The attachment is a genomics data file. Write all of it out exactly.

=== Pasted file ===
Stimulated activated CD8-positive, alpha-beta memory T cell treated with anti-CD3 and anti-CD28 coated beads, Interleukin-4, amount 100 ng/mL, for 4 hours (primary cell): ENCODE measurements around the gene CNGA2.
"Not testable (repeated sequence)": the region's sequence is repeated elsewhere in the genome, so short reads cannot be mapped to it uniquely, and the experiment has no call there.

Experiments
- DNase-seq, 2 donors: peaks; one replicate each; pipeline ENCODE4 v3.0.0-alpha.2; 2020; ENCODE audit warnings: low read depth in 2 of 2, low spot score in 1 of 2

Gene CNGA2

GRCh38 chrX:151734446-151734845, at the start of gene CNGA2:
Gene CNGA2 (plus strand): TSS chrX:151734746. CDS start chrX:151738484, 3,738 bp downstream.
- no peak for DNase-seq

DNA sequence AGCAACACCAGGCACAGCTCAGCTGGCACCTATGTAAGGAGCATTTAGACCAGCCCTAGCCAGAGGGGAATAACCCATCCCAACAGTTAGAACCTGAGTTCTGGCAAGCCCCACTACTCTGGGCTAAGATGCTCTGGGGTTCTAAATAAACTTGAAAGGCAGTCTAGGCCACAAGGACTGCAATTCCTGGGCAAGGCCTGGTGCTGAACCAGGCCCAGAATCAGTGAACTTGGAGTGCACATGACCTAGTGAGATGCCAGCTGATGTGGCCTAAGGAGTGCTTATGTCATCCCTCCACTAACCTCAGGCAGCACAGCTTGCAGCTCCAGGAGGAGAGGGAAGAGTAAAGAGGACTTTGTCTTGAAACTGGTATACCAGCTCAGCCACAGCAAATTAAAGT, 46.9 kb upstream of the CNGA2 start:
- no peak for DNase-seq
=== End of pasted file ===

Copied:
Stimulated activated CD8-positive, alpha-beta memory T cell treated with anti-CD3 and anti-CD28 coated beads, Interleukin-4, amount 100 ng/mL, for 4 hours (primary cell): ENCODE measurements around the gene CNGA2.
"Not testable (repeated sequence)": the region's sequence is repeated elsewhere in the genome, so short reads cannot be mapped to it uniquely, and the experiment has no call there.

Experiments
- DNase-seq, 2 donors: peaks; one replicate each; pipeline ENCODE4 v3.0.0-alpha.2; 2020; ENCODE audit warnings: low read depth in 2 of 2, low spot score in 1 of 2

Gene CNGA2

GRCh38 chrX:151734446-151734845, at the start of gene CNGA2:
Gene CNGA2 (plus strand): TSS chrX:151734746. CDS start chrX:151738484, 3,738 bp downstream.
- no peak for DNase-seq

DNA sequence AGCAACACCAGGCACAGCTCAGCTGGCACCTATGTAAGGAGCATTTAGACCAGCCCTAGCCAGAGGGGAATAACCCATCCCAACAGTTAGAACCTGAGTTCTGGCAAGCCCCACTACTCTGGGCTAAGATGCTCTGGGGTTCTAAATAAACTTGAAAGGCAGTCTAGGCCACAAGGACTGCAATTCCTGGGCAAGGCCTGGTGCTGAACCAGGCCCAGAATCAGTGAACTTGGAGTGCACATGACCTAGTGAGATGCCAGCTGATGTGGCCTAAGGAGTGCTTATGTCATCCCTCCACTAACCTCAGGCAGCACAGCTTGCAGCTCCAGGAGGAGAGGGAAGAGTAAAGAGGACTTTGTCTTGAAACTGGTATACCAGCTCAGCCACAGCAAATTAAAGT, 46.9 kb upstream of the CNGA2 start:
- no peak for DNase-seq